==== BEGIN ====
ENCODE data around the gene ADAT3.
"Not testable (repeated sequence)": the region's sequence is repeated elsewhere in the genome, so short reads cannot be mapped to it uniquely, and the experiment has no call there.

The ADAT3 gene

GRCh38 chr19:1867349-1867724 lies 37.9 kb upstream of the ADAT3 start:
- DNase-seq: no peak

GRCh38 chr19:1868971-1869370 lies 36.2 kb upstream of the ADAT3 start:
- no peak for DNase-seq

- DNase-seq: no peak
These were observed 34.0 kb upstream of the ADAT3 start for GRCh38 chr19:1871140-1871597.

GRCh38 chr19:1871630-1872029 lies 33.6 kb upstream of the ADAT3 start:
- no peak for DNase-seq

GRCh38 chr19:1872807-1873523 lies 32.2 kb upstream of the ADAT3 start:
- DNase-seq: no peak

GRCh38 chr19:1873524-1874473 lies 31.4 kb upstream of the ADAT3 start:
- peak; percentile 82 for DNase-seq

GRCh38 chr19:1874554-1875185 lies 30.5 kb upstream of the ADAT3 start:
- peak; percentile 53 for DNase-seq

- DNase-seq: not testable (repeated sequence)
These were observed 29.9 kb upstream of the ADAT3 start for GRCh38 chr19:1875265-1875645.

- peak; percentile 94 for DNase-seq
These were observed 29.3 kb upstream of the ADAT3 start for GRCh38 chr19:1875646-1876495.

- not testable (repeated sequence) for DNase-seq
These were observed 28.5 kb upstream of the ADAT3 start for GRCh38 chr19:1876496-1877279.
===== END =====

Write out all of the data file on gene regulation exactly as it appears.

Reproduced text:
ENCODE data around the gene ADAT3.
"Not testable (repeated sequence)": the region's sequence is repeated elsewhere in the genome, so short reads cannot be mapped to it uniquely, and the experiment has no call there.

The ADAT3 gene

GRCh38 chr19:1867349-1867724 lies 37.9 kb upstream of the ADAT3 start:
- DNase-seq: no peak

GRCh38 chr19:1868971-1869370 lies 36.2 kb upstream of the ADAT3 start:
- no peak for DNase-seq

- DNase-seq: no peak
These were observed 34.0 kb upstream of the ADAT3 start for GRCh38 chr19:1871140-1871597.

GRCh38 chr19:1871630-1872029 lies 33.6 kb upstream of the ADAT3 start:
- no peak for DNase-seq

GRCh38 chr19:1872807-1873523 lies 32.2 kb upstream of the ADAT3 start:
- DNase-seq: no peak

GRCh38 chr19:1873524-1874473 lies 31.4 kb upstream of the ADAT3 start:
- peak; percentile 82 for DNase-seq

GRCh38 chr19:1874554-1875185 lies 30.5 kb upstream of the ADAT3 start:
- peak; percentile 53 for DNase-seq

- DNase-seq: not testable (repeated sequence)
These were observed 29.9 kb upstream of the ADAT3 start for GRCh38 chr19:1875265-1875645.

- peak; percentile 94 for DNase-seq
These were observed 29.3 kb upstream of the ADAT3 start for GRCh38 chr19:1875646-1876495.

- not testable (repeated sequence) for DNase-seq
These were observed 28.5 kb upstream of the ADAT3 start for GRCh38 chr19:1876496-1877279.